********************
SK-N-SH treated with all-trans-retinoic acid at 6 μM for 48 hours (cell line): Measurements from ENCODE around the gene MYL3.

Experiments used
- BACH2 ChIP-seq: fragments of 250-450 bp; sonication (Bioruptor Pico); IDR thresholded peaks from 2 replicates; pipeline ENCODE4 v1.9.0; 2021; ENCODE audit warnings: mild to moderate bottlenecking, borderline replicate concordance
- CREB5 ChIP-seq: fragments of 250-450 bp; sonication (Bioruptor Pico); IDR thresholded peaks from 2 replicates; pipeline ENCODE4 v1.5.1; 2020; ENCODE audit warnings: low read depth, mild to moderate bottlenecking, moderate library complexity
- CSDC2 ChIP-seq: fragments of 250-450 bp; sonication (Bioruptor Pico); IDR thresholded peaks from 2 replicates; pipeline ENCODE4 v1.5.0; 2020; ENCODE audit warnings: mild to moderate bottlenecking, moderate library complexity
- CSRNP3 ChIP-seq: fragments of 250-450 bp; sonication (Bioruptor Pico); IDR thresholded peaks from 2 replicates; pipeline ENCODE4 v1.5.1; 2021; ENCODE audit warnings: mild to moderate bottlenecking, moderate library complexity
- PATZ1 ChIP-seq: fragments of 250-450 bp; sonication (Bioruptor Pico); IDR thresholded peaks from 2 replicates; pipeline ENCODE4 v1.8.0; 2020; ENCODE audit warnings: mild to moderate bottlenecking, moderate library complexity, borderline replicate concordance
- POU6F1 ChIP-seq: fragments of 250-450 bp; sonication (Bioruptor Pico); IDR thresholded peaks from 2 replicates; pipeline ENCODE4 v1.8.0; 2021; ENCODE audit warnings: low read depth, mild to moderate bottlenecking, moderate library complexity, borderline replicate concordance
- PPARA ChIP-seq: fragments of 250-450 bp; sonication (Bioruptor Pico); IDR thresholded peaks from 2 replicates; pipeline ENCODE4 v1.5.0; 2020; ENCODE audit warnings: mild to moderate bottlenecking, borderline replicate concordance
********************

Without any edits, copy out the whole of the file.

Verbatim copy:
SK-N-SH treated with all-trans-retinoic acid at 6 μM for 48 hours (cell line): Measurements from ENCODE around the gene MYL3.

Experiments used
- BACH2 ChIP-seq: fragments of 250-450 bp; sonication (Bioruptor Pico); IDR thresholded peaks from 2 replicates; pipeline ENCODE4 v1.9.0; 2021; ENCODE audit warnings: mild to moderate bottlenecking, borderline replicate concordance
- CREB5 ChIP-seq: fragments of 250-450 bp; sonication (Bioruptor Pico); IDR thresholded peaks from 2 replicates; pipeline ENCODE4 v1.5.1; 2020; ENCODE audit warnings: low read depth, mild to moderate bottlenecking, moderate library complexity
- CSDC2 ChIP-seq: fragments of 250-450 bp; sonication (Bioruptor Pico); IDR thresholded peaks from 2 replicates; pipeline ENCODE4 v1.5.0; 2020; ENCODE audit warnings: mild to moderate bottlenecking, moderate library complexity
- CSRNP3 ChIP-seq: fragments of 250-450 bp; sonication (Bioruptor Pico); IDR thresholded peaks from 2 replicates; pipeline ENCODE4 v1.5.1; 2021; ENCODE audit warnings: mild to moderate bottlenecking, moderate library complexity
- PATZ1 ChIP-seq: fragments of 250-450 bp; sonication (Bioruptor Pico); IDR thresholded peaks from 2 replicates; pipeline ENCODE4 v1.8.0; 2020; ENCODE audit warnings: mild to moderate bottlenecking, moderate library complexity, borderline replicate concordance
- POU6F1 ChIP-seq: fragments of 250-450 bp; sonication (Bioruptor Pico); IDR thresholded peaks from 2 replicates; pipeline ENCODE4 v1.8.0; 2021; ENCODE audit warnings: low read depth, mild to moderate bottlenecking, moderate library complexity, borderline replicate concordance
- PPARA ChIP-seq: fragments of 250-450 bp; sonication (Bioruptor Pico); IDR thresholded peaks from 2 replicates; pipeline ENCODE4 v1.5.0; 2020; ENCODE audit warnings: mild to moderate bottlenecking, borderline replicate concordance